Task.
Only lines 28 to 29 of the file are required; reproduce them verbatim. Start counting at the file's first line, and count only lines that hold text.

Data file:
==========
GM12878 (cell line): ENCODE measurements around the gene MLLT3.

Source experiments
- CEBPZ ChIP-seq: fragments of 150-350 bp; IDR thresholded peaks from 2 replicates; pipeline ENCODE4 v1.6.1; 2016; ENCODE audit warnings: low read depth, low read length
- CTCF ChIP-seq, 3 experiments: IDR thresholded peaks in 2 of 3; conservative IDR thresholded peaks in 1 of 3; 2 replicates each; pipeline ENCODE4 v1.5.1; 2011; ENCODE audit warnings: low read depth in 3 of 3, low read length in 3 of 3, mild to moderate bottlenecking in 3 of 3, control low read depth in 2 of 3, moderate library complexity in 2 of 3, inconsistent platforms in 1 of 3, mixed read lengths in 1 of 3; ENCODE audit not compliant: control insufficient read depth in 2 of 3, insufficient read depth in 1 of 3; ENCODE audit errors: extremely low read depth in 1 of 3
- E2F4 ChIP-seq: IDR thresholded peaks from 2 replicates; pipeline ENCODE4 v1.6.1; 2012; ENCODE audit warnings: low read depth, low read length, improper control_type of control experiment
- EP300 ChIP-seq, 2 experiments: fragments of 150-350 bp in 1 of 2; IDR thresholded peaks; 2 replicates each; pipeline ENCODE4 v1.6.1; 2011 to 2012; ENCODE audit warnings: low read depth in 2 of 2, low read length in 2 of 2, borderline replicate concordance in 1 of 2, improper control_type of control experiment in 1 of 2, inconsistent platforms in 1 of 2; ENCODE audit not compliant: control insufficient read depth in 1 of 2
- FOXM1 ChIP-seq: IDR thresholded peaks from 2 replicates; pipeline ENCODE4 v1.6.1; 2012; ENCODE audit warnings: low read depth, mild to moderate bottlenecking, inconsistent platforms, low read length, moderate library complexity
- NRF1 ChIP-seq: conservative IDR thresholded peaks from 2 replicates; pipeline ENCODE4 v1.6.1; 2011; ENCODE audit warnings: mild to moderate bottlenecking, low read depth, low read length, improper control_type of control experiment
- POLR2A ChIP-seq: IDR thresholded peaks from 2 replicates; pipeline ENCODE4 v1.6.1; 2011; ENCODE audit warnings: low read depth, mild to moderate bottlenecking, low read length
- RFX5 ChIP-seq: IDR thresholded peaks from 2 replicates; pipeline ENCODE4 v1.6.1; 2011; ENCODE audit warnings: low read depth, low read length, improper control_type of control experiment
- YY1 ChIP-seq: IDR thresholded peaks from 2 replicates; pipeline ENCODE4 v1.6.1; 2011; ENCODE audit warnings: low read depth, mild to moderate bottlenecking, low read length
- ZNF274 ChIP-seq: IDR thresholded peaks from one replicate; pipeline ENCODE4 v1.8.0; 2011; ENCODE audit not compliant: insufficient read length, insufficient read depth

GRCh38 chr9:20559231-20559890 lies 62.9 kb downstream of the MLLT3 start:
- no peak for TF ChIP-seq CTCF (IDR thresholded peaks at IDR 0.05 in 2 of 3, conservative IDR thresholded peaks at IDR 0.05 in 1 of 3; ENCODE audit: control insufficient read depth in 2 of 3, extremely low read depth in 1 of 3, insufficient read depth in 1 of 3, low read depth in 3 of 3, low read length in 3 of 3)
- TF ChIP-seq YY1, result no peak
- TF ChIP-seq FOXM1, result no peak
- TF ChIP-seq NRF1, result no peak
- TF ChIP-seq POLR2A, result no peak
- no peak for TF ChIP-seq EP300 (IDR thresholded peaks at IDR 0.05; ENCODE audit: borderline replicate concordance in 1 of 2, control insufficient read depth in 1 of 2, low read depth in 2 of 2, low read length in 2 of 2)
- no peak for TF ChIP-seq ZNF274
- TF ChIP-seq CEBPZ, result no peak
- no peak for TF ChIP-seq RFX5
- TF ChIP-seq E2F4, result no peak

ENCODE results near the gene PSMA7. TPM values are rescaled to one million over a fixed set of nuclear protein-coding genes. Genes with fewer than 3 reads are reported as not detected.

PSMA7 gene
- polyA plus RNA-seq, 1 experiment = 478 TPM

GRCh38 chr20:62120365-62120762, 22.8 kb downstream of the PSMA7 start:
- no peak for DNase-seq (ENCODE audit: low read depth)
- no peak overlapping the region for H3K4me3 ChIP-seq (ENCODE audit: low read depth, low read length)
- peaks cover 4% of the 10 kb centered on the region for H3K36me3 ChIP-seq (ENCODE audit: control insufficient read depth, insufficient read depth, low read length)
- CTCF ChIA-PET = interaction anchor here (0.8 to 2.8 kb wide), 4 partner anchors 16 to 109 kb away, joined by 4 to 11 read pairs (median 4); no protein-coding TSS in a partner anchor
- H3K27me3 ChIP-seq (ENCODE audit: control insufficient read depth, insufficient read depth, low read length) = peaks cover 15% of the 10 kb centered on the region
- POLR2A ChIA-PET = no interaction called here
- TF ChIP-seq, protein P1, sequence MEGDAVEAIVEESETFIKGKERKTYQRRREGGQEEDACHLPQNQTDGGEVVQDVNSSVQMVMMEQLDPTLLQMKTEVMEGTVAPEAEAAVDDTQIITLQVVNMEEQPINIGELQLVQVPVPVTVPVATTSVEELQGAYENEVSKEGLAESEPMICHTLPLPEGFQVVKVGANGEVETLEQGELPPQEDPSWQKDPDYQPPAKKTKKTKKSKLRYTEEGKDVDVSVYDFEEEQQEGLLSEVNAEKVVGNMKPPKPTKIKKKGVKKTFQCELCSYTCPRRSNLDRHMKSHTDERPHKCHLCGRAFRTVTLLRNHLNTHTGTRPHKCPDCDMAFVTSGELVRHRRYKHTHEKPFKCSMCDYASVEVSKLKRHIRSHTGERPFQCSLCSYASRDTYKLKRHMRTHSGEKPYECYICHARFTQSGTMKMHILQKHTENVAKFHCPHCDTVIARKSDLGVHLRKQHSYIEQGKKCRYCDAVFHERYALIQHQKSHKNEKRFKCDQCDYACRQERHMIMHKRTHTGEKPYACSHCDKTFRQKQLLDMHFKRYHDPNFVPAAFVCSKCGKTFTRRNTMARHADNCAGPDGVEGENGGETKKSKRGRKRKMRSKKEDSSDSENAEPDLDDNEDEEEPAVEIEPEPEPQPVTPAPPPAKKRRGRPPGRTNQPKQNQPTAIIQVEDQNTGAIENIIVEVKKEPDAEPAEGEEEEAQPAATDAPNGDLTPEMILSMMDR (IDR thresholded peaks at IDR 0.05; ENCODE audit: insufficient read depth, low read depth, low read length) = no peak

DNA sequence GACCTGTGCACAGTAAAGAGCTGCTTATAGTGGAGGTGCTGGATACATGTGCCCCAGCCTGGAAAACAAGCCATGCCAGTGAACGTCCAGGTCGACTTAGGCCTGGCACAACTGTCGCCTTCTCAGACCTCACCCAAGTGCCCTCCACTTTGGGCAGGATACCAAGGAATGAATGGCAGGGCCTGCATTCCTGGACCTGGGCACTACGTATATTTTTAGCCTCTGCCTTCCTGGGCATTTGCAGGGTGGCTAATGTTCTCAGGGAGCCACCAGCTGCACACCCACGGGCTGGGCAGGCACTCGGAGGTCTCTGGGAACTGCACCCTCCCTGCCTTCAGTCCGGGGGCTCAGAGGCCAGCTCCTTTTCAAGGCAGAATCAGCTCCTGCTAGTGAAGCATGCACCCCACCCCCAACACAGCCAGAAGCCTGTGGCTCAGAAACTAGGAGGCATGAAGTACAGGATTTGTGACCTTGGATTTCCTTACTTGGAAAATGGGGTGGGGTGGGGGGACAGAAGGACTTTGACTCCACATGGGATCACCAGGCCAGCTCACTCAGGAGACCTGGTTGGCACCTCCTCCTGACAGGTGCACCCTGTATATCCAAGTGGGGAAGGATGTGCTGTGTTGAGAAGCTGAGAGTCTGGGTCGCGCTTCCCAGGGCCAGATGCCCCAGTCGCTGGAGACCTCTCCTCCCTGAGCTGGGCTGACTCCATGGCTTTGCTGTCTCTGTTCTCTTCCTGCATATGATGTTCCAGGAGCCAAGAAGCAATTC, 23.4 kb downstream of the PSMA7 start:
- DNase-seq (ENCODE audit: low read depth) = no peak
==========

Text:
- no peak for DNase-seq (ENCODE audit: low read depth)
- no peak overlapping the region for H3K4me3 ChIP-seq (ENCODE audit: low read depth, low read length)